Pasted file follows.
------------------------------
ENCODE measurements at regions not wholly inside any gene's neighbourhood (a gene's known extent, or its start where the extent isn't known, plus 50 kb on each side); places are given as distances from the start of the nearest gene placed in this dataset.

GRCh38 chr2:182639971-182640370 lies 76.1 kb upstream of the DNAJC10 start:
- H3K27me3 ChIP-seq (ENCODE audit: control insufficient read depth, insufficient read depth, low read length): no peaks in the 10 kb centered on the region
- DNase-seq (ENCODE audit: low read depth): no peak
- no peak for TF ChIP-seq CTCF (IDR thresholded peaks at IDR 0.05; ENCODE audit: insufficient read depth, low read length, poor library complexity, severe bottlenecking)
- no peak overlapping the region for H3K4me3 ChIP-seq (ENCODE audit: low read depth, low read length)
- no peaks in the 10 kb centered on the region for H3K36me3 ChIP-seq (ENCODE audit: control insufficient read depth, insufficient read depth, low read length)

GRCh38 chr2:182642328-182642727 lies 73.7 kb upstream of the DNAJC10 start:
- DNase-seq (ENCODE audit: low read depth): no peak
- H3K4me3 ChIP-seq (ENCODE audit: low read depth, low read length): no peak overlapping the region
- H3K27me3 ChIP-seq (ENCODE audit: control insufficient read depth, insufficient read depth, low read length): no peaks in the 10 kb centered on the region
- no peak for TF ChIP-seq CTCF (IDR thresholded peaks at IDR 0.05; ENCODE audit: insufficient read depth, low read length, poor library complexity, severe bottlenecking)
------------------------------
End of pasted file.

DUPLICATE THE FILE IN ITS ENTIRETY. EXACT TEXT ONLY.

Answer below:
ENCODE measurements at regions not wholly inside any gene's neighbourhood (a gene's known extent, or its start where the extent isn't known, plus 50 kb on each side); places are given as distances from the start of the nearest gene placed in this dataset.

GRCh38 chr2:182639971-182640370 lies 76.1 kb upstream of the DNAJC10 start:
- H3K27me3 ChIP-seq (ENCODE audit: control insufficient read depth, insufficient read depth, low read length): no peaks in the 10 kb centered on the region
- DNase-seq (ENCODE audit: low read depth): no peak
- no peak for TF ChIP-seq CTCF (IDR thresholded peaks at IDR 0.05; ENCODE audit: insufficient read depth, low read length, poor library complexity, severe bottlenecking)
- no peak overlapping the region for H3K4me3 ChIP-seq (ENCODE audit: low read depth, low read length)
- no peaks in the 10 kb centered on the region for H3K36me3 ChIP-seq (ENCODE audit: control insufficient read depth, insufficient read depth, low read length)

GRCh38 chr2:182642328-182642727 lies 73.7 kb upstream of the DNAJC10 start:
- DNase-seq (ENCODE audit: low read depth): no peak
- H3K4me3 ChIP-seq (ENCODE audit: low read depth, low read length): no peak overlapping the region
- H3K27me3 ChIP-seq (ENCODE audit: control insufficient read depth, insufficient read depth, low read length): no peaks in the 10 kb centered on the region
- no peak for TF ChIP-seq CTCF (IDR thresholded peaks at IDR 0.05; ENCODE audit: insufficient read depth, low read length, poor library complexity, severe bottlenecking)